Palace Of Westminster May Have To Be Abandoned Within 20 Years, Warns Bercow

Crumbling Westminster May Be Abandoned

The Palace of Westminster may have to be abandoned within 20 years unless an extensive programme of repairs and modernisation is agreed, John Bercow has warned. The Commons Speaker said a "not inconsequential sum of public money" was needed to keep the Houses of Parliament "fit for purpose".

Bercow stressed the need for investment in the historic building over the next decade and said it would be a "huge pity" to have to leave it.

Speaking in Westminster he said: "This is a fabulous institution located in awesome surroundings. It must not have the ethos of a museum. It will require bold and imaginative managerial leadership to ensure that we are a Parliament fit for purpose and that this Victorian legacy can be rendered practical for contemporary representation."

'A not inconsequential sum of public money will be needed to keep the Houses of Parliament fit for purpose'

Referring to the blaze that burned down the old palace of Westminster in 1834, Bercow said: "It would be a huge pity if we decided that by the time we had reached the 200th anniversary of the vast fire which consumed the old parliament and brought this one in to being, we had to abandon this site and look elsewhere in order to serve the public interest properly."

He continued: "Yet I will tell you in all candour that unless management of the very highest quality and a not inconsequential sum of public money are deployed on this estate over the next 10 years, that will be the outcome."

The cost of repairing the Houses of Parliament could top £3 billion, an examination of options for renovating the historic building has suggested.

Dr Richard Ware said last year that it was ''not unreasonable'' to think the bill could top £2 billion, but BBC2's Newsnight programme claimed that the ''working assumption'' of insiders was that it could be a billion more.

Bercow warned that crumbling Westminster may be abandoned

The Speaker also addressed the "agony" of the controversial process to recruit a new clerk for the House of Commons, insisting he had always believed that splitting the role in two was the right way to proceed. Bercow led an appointment panel in an external search to replace Sir Robert Rogers, who retired early as clerk last summer after a 40-year Commons career.

The proposed appointment of Australian official Carol Mills was abandoned by Bercow after protests from MPs that she was not able to do the job because she had no knowledge of Commons procedure. A committee led by former cabinet minister Jack Straw recommended splitting the role, with a director general responsible for administration and the clerk left to manage the constitutional and parliamentary elements.

Bercow said: "On taking extensive evidence, they could see that the management of the House was simply not fit for purpose and they set out constructive proposals to equip us for the modern world. I am absolutely ecstatic that they reached the conclusions that they did, that they managed to obtain unanimity for their recommendations and that their findings were then accepted by colleagues without dissent in the debate in December and the legislation that came before the House last week."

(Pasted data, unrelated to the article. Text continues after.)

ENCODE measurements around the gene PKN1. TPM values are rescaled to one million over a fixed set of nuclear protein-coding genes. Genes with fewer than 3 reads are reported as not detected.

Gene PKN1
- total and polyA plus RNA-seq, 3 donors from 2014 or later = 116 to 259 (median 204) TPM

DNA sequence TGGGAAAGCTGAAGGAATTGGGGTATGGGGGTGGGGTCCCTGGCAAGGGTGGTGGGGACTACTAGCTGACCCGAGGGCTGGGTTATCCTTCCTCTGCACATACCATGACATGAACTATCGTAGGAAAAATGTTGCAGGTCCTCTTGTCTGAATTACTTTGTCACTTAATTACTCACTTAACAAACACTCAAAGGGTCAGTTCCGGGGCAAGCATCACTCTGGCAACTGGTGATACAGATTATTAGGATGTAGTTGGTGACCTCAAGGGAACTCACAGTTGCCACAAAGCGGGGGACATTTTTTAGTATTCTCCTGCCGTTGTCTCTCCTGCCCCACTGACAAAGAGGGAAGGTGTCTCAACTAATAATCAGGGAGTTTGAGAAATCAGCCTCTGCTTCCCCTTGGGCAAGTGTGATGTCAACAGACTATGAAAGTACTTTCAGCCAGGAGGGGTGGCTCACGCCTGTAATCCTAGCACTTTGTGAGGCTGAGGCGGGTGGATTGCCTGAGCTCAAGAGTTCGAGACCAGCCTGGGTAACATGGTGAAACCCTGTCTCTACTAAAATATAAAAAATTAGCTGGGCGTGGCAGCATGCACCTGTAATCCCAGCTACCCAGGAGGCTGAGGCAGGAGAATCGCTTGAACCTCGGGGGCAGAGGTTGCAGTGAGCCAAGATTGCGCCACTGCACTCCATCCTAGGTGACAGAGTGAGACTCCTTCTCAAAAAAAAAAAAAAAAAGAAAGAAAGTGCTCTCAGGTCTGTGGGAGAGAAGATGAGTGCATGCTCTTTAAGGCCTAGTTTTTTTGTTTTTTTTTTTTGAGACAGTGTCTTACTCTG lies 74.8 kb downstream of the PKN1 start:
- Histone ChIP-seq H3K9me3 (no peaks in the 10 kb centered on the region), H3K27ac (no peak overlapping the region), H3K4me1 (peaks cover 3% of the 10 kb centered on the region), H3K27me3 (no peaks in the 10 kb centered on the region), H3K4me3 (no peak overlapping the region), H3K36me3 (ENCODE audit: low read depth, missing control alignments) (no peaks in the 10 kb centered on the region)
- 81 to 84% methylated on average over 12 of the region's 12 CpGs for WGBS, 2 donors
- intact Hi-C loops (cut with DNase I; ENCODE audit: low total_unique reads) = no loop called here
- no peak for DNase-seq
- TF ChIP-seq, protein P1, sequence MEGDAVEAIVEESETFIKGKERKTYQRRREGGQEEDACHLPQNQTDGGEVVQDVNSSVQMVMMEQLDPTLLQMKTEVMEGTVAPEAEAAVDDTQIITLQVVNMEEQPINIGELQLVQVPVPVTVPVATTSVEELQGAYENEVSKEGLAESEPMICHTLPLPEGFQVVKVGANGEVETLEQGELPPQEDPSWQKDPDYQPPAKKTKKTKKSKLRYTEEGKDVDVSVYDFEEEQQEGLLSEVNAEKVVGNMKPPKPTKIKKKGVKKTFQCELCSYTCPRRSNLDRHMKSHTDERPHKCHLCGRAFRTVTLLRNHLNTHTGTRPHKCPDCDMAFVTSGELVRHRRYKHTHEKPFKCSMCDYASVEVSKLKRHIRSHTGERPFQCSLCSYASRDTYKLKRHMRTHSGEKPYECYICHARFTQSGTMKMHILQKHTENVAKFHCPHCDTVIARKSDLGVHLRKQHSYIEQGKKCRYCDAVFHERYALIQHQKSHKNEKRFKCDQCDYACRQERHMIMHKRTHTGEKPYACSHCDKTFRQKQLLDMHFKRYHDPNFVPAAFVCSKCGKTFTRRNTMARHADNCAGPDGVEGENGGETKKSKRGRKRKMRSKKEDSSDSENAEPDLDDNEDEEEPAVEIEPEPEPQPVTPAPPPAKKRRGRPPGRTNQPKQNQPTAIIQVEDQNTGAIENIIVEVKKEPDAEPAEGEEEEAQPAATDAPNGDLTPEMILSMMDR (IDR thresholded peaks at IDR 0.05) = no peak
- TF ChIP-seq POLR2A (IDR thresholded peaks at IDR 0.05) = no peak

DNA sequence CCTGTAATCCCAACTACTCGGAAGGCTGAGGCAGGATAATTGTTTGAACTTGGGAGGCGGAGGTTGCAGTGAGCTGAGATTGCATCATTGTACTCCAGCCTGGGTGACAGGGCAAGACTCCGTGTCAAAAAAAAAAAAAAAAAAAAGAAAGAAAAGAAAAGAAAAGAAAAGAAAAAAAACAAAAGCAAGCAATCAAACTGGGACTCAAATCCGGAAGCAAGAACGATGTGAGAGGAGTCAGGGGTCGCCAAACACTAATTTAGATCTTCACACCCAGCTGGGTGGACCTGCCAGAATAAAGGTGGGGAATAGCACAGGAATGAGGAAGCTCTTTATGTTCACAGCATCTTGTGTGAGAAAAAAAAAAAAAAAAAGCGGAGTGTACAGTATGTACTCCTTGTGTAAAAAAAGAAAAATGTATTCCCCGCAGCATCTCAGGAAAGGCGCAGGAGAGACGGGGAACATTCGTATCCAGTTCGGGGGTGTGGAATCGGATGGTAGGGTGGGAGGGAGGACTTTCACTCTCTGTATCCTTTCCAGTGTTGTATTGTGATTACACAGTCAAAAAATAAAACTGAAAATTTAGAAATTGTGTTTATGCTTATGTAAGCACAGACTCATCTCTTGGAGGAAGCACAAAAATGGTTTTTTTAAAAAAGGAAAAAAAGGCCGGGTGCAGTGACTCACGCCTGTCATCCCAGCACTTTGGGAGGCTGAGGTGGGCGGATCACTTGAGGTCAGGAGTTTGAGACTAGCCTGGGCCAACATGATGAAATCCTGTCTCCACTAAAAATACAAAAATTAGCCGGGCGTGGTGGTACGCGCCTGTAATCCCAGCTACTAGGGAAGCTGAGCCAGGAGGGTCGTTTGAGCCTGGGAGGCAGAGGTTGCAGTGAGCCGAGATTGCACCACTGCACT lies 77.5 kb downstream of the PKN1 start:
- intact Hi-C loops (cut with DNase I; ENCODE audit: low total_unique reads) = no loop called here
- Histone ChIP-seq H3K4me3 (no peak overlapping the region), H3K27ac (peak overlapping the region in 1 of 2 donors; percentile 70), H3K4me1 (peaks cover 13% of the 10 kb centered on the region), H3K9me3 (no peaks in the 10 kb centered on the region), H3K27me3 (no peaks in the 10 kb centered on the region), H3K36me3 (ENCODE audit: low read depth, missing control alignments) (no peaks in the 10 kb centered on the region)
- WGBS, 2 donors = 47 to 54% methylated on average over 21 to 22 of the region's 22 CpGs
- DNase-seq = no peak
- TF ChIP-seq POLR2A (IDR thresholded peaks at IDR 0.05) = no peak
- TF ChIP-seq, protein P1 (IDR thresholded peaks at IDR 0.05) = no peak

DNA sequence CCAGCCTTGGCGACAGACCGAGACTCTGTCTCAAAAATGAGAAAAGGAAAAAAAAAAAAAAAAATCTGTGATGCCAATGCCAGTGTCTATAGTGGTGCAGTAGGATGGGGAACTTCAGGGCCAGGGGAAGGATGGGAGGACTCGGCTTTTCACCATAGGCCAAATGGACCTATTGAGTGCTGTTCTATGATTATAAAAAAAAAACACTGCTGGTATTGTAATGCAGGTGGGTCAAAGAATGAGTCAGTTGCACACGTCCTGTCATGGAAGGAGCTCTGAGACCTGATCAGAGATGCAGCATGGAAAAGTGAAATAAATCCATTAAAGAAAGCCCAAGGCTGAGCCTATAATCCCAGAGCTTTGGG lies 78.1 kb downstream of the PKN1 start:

He added: "My one regret about all this is that it was not possible to find the consensus required to commission the Straw Committee a year earlier, because if we had it would have saved us the utter agony of a doomed first attempt. Finding a human being who was a parliamentary expert of the highest repute and a chief executive of stellar managerial form proved predictably impossible."

On PMQs, Bercow said: 'If the party leaders want conduct on a Wednesday lunchtime to improve, it will.'

Bercow continued: "Now that the role has rightly been separated - I argued all along that the clerk should not also be the chief executive and this has now been agreed by the House - I am confident that we will be able to find a clerk of the House whose constitutional qualifications would make Erskine May proud and a director general who can take on, full-time, the management of the Commons."

The Speaker also set out his plans for greater public involvement in the work of the Commons. He said: "Democracy needs not only to be done but to be seen to be done to enjoy the weight it deserves. Reconnecting Parliament and the public is thus not some sort of public relations exercise but absolutely central to its status."

Bercow said he was "intrigued" by the recommendation of the Digital Democracy Commission for online public "e-discussions" before debates in Westminster Hall, the Commons' second chamber. The Speaker also repeated his criticism of the way Prime Minister's Questions was conducted, and called for the party leaders to improve the tone of the exchanges.

He said: "PMQs are what the public see and hear of Parliament more than anything else. My submission, supported anecdotally wherever I go around the country and by some polling evidence, is that the public disapprove of the decibel level and orchestrated barracking. Put simply, if the party leaders want conduct on a Wednesday lunchtime to improve, it will. Post-election there will be an opportunity to achieve change that the public would welcome."


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